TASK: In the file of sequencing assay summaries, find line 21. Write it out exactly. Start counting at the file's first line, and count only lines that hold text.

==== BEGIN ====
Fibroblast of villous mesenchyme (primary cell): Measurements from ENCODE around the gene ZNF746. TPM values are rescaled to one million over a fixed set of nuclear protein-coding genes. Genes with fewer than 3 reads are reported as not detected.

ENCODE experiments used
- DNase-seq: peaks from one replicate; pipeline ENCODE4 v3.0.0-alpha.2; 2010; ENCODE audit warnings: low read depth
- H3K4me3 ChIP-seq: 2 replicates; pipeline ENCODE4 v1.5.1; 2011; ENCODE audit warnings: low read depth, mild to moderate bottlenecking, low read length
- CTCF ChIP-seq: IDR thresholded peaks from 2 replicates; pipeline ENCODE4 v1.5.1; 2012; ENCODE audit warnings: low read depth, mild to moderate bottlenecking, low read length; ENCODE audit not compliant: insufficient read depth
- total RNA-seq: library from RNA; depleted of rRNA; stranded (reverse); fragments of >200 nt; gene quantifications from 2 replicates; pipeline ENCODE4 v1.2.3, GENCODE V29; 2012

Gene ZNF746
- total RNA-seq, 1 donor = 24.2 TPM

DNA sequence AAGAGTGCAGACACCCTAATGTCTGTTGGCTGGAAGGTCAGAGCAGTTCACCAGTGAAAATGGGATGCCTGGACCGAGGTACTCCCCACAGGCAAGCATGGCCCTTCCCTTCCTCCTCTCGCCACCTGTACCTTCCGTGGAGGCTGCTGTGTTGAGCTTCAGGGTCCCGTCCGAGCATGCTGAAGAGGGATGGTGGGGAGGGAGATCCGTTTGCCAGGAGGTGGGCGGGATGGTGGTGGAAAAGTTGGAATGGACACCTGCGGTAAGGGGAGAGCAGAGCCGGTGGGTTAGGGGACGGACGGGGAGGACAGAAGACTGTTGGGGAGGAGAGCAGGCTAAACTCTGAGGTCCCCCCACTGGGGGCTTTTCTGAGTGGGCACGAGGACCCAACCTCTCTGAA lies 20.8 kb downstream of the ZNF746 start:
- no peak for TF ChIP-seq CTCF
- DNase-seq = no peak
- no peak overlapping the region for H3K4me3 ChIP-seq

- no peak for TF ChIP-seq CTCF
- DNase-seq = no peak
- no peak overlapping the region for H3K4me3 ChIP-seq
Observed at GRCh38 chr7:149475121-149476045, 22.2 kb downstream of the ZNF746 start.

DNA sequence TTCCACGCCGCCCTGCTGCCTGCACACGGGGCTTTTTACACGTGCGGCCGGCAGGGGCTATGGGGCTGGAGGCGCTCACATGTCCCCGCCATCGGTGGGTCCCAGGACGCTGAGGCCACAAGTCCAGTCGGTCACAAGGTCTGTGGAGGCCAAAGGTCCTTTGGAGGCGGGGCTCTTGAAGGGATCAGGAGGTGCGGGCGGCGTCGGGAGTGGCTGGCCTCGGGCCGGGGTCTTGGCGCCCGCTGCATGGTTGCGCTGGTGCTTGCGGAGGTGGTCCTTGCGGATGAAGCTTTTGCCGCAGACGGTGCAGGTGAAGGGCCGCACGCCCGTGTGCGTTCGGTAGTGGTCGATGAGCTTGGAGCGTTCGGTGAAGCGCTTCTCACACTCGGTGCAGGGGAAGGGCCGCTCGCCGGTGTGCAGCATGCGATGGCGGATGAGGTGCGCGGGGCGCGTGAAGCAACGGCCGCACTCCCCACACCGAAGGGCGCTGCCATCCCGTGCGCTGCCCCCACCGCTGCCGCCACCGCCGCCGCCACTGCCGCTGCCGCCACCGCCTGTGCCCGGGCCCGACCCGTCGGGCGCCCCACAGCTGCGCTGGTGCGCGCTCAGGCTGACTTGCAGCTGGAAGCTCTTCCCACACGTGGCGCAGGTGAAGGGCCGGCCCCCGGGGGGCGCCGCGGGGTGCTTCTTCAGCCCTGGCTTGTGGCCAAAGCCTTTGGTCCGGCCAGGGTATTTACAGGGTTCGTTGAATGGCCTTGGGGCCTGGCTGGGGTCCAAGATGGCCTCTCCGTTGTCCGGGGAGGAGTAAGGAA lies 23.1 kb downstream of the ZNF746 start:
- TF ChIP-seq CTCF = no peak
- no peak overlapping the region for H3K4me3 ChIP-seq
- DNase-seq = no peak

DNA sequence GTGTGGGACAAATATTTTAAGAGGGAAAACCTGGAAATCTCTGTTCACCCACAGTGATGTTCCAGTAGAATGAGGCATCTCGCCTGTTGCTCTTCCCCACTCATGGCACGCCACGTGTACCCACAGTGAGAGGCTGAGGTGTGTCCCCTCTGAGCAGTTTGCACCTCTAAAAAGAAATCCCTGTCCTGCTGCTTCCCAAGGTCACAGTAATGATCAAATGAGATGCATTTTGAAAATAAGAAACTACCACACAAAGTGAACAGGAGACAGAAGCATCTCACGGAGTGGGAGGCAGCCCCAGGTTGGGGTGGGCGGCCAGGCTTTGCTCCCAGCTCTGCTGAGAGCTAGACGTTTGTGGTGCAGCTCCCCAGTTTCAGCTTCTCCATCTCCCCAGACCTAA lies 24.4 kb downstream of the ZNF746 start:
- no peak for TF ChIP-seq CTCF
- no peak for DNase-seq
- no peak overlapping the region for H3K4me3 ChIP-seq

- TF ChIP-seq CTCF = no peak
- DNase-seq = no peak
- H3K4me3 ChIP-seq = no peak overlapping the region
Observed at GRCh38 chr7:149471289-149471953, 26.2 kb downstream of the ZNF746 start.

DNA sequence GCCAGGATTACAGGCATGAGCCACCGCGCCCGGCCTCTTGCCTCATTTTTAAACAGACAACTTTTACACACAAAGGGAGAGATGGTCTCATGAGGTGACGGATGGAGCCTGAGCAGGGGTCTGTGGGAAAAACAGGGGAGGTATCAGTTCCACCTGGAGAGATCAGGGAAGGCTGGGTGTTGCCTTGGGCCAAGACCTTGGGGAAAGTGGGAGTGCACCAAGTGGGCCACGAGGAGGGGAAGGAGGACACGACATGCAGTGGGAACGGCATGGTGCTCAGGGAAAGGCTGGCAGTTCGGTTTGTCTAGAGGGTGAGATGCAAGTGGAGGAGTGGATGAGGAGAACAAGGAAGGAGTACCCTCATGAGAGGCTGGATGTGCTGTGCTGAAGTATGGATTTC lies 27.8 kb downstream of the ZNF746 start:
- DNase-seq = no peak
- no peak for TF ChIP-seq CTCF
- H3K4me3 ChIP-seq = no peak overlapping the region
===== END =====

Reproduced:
DNA sequence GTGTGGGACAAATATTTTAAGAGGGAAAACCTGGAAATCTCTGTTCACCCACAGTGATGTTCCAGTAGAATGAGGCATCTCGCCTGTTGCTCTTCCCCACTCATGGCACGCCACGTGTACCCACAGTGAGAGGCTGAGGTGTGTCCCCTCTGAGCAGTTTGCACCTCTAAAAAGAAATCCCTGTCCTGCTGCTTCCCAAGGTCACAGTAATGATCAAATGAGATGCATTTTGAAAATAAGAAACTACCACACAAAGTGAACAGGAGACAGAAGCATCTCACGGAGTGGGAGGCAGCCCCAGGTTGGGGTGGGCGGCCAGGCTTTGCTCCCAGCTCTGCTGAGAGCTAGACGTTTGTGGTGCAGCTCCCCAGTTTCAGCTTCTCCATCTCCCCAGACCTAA lies 24.4 kb downstream of the ZNF746 start: